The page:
src: "{{ certs_path }}/{{ crt_common_name }}.csr"
      cert: "{{ certs_path }}/{{ crt_common_name }}.crt"
      challenge: dns-01
      acme_directory: https://acme-v02.api.letsencrypt.org/directory
      remaining_days: 60
    register: challenge

  - name: create cloudflare TXT records
    cloudflare_dns:
      domain: "{{ cf_zone }}"
      record: "{{ challenge.challenge_data[item]['dns-01'].record }}"
      type: TXT
      value: "{{ challenge.challenge_data[item]['dns-01'].resource_value }}"
      solo: true
      account_email: "{{ cf_account_email }}"
      account_api_token: "{{ cf_account_api_token }}"
      state: present
    with_items: "{{ [crt_common_name] + crt_subject_alt_name }}"
    when: challenge is changed
  
  - name: validate acme challenge
    acme_certificate:
      acme_version: 2 
      account_key_src: "{{ certs_path }}/account-key.pem"
      src: "{{ certs_path }}/{{ crt_common_name }}.csr"
      cert: "{{ certs_path }}/{{ crt_common_name }}.crt"
      fullchain: "{{ certs_path }}/{{ crt_common_name }}-fullchain.crt"
      chain: "{{ certs_path }}/{{ crt_common_name }}-intermediate.crt"
      challenge: dns-01
      acme_directory: https://acme-v02.api.letsencrypt.org/directory
      remaining_days: 60
      data: "{{ challenge }}"
    when: challenge is changed

  - name: delete cloudflare TXT record
    cloudflare_dns:
      domain: "{{ cf_zone }}"
      record: "{{ challenge.challenge_data[item]['dns-01'].record }}"
      type: TXT
      account_email: "{{ cf_account_email }}"
      account_api_token: "{{ cf_account_api_token }}"
      state: absent
    with_items: "{{ [crt_common_name] + crt_subject_alt_name }}"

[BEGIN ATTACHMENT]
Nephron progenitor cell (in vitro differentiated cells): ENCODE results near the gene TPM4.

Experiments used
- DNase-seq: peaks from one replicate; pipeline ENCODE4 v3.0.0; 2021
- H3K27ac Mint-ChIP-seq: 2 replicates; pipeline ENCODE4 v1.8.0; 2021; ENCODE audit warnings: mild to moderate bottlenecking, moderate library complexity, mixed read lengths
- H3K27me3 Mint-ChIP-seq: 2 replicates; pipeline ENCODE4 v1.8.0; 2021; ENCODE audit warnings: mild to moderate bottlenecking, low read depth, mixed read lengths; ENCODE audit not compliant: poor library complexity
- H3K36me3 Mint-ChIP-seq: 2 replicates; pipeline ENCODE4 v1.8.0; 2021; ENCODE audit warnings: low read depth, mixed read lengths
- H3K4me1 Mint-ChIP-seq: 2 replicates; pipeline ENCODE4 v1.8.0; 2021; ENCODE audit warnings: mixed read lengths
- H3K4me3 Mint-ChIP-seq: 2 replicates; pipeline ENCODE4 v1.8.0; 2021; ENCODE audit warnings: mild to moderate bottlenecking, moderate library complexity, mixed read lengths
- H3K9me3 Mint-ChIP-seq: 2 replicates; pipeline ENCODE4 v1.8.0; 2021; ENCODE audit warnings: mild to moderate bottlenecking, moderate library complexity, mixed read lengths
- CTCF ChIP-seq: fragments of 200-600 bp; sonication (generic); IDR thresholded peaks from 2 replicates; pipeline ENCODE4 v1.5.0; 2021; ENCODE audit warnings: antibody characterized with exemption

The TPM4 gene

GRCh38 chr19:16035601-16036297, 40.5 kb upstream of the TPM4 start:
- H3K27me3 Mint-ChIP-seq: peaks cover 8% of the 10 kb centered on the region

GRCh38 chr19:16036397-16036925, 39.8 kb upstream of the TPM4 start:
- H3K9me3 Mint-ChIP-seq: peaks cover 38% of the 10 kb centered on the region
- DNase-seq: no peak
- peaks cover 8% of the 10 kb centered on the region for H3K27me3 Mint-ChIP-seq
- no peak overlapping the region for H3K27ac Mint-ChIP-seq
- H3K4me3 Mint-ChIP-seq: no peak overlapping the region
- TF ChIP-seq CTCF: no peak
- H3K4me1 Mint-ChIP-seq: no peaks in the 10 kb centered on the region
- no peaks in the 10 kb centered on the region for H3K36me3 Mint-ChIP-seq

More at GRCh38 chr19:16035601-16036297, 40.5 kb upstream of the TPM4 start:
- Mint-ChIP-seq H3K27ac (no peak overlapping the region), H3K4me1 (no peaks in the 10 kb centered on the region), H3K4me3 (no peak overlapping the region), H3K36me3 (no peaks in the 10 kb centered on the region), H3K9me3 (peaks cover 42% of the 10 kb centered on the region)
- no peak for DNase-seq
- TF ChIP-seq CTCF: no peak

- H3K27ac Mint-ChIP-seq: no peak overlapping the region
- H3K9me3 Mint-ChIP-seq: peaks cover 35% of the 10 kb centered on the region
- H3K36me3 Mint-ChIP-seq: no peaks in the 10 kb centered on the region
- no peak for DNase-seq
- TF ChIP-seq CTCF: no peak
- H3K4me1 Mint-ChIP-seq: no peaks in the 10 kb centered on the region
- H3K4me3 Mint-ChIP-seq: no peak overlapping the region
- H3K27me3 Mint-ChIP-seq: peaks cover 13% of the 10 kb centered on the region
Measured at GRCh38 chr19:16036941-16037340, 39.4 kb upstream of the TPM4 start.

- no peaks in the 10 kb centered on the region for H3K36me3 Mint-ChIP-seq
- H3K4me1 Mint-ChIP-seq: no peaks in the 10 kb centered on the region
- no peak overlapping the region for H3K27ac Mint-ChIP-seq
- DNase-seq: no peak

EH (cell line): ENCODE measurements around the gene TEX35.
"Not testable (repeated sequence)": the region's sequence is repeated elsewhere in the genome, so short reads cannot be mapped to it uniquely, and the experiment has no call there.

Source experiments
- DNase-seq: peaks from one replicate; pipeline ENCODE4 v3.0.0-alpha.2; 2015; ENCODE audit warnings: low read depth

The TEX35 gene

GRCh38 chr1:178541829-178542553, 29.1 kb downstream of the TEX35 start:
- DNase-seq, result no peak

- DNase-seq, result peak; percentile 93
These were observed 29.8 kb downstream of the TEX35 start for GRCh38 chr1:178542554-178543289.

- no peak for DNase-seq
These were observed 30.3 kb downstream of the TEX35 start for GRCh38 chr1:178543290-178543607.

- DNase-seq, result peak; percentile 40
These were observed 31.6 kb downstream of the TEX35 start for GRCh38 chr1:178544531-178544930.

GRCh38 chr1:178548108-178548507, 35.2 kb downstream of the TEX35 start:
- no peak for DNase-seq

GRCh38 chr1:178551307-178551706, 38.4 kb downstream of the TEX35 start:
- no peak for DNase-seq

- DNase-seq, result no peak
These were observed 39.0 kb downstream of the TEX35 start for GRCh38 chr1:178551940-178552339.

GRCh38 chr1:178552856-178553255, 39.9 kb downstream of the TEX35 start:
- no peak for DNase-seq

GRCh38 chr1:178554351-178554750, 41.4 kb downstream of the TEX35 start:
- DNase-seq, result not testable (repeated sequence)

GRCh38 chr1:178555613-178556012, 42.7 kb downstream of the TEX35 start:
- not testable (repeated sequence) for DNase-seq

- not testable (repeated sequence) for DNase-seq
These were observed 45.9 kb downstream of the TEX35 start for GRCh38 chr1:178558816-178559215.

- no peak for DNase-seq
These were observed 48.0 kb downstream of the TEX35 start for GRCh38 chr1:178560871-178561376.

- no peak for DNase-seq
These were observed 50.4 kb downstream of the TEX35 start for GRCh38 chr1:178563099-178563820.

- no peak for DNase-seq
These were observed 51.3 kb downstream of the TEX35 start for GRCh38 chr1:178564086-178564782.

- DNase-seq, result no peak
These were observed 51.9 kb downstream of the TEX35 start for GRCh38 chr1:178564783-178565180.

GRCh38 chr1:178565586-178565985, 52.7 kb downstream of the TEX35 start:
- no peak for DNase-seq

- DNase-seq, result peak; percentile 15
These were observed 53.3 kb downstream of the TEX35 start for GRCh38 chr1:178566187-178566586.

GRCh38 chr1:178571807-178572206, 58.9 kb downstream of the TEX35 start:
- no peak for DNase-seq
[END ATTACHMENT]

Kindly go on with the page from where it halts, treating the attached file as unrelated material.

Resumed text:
when: challenge is changed

Step 4: Create Deploy Playbook

Next we’ll create a playbook that deploys the validated Let’s Encrypt certificate to all the hosts in the inventory.yml file.

Create the deploy.yml file by running.

vim deploy.yml

Add the following contents.

---
- hosts: esxi
  vars_files:
    - vars.yml
  tasks:
  - name: copy key to host
    copy:
      src: "{{ certs_path }}/{{ crt_common_name }}.pem"
      dest: "/etc/vmware/ssl/rui.key"

  - name: copy cert to host
    copy:
      src: "{{ certs_path }}/{{ crt_common_name }}-fullchain.crt"
      dest: "/etc/vmware/ssl/rui.crt"
    register: cert

  - name: restart hostd
    command: /etc/init.d/hostd restart
    when: cert is changed

Step 5: Create Final Playbook

The final playbook is for convenience so that both playbooks will run one after the other.

Create the play.yml file by running.

vim play.yml

Add the following contents.

---
- import_playbook: ssl.yml
- import_playbook: deploy.yml

Step 6: Run the playbook

Run the playbook with the following command:

ansible-playbook -i inventory.yml play.yml

After a successful run, you should notice the ~/lets-encrypt directory contains the private key and certificates and they should have also been copied and installed to each host specified in the inventory.yml file.

When you visit the login screen of the ESXi host, you’ll see the Let’s Encrypt certificate has been applied.

ESXi web client Let's Encrypt certificate

You can also see it in the Certificates section of the management screen.

ESXi Certificates Let's Encrypt certificate

Conclusion

In this tutorial we used Ansible to generate a Let’s Encrypt certificate from a local machine and have it installed to multiple ESXi hosts in a cluster. By extending the inventory file we’re able to deploy it to thousands of hosts by running one simple command.

The authentication method we used was DNS based with the Cloudflate API. If you’re not using Cloudflare, there’s also an Ansible module for Amazon Route 53, or if you don’t want to use DNS, you can modify the SSL playbook to use HTTP authentication instead.

Written by Tony

I'm a blogger, software developer and sysadmin, with a degree in applied computing and 16+ years experience managing IT systems. Get in touch: tony@graspingtech.com

Tags: Ansible Automation Virtualization ESXi